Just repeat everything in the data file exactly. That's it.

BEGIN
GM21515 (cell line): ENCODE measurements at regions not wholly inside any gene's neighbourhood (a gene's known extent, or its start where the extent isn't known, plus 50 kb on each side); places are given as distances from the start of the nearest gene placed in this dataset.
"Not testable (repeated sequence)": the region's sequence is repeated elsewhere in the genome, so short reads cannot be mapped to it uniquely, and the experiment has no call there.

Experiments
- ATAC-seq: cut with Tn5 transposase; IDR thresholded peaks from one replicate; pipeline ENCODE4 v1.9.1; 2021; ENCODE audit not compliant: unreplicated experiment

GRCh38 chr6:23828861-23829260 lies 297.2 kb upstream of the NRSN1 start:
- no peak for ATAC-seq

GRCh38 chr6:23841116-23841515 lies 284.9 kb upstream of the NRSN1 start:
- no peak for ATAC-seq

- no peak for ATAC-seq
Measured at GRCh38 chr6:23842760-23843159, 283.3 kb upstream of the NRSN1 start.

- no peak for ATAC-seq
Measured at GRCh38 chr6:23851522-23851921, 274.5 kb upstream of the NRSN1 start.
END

GM21515 (cell line): ENCODE measurements at regions not wholly inside any gene's neighbourhood (a gene's known extent, or its start where the extent isn't known, plus 50 kb on each side); places are given as distances from the start of the nearest gene placed in this dataset.
"Not testable (repeated sequence)": the region's sequence is repeated elsewhere in the genome, so short reads cannot be mapped to it uniquely, and the experiment has no call there.

Experiments
- ATAC-seq: cut with Tn5 transposase; IDR thresholded peaks from one replicate; pipeline ENCODE4 v1.9.1; 2021; ENCODE audit not compliant: unreplicated experiment

GRCh38 chr6:23828861-23829260 lies 297.2 kb upstream of the NRSN1 start:
- no peak for ATAC-seq

GRCh38 chr6:23841116-23841515 lies 284.9 kb upstream of the NRSN1 start:
- no peak for ATAC-seq

- no peak for ATAC-seq
Measured at GRCh38 chr6:23842760-23843159, 283.3 kb upstream of the NRSN1 start.

- no peak for ATAC-seq
Measured at GRCh38 chr6:23851522-23851921, 274.5 kb upstream of the NRSN1 start.